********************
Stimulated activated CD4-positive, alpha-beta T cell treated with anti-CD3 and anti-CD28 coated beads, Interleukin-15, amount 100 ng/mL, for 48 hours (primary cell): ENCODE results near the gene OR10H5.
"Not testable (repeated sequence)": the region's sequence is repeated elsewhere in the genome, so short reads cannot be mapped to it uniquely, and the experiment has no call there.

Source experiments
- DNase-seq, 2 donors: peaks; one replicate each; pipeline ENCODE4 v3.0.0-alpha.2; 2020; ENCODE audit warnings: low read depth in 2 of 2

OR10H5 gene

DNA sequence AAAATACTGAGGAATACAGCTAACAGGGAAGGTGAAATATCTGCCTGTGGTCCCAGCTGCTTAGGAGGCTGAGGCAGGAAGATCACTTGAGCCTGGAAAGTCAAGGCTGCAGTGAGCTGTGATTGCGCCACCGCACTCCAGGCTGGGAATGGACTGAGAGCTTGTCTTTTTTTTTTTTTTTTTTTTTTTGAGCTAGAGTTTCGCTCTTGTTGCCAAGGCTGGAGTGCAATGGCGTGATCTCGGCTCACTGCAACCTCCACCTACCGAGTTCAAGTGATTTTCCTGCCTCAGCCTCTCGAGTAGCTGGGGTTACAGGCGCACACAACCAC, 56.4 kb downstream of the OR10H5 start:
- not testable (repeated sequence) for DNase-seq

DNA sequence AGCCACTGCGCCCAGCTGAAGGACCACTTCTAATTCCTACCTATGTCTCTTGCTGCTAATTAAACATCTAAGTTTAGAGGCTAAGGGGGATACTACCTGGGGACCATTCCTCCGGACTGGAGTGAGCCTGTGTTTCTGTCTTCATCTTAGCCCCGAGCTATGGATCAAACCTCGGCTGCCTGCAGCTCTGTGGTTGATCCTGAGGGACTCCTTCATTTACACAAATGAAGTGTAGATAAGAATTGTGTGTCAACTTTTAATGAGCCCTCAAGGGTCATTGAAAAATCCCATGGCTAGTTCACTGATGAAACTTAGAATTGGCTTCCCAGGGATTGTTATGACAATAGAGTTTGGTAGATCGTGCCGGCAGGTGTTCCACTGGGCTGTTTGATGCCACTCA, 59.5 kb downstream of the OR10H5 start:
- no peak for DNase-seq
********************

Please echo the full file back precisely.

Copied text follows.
Stimulated activated CD4-positive, alpha-beta T cell treated with anti-CD3 and anti-CD28 coated beads, Interleukin-15, amount 100 ng/mL, for 48 hours (primary cell): ENCODE results near the gene OR10H5.
"Not testable (repeated sequence)": the region's sequence is repeated elsewhere in the genome, so short reads cannot be mapped to it uniquely, and the experiment has no call there.

Source experiments
- DNase-seq, 2 donors: peaks; one replicate each; pipeline ENCODE4 v3.0.0-alpha.2; 2020; ENCODE audit warnings: low read depth in 2 of 2

OR10H5 gene

DNA sequence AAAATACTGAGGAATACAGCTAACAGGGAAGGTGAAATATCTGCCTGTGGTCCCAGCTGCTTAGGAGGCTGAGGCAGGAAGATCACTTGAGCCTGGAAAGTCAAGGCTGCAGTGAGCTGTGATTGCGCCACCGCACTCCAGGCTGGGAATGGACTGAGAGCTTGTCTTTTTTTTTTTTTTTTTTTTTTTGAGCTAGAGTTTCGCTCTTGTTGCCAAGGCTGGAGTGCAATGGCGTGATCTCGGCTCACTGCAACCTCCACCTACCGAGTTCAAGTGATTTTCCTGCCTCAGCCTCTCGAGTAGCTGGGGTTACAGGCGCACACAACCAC, 56.4 kb downstream of the OR10H5 start:
- not testable (repeated sequence) for DNase-seq

DNA sequence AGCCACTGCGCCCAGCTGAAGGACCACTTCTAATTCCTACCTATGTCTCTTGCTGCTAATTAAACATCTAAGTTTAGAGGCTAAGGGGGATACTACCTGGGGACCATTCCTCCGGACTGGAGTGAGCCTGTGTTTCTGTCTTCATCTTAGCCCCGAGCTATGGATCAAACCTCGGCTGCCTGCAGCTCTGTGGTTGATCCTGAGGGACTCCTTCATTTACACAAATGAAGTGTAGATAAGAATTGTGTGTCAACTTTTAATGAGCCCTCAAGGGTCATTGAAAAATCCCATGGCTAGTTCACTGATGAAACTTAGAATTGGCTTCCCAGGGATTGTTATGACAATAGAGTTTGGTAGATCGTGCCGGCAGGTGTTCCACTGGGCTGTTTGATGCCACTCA, 59.5 kb downstream of the OR10H5 start:
- no peak for DNase-seq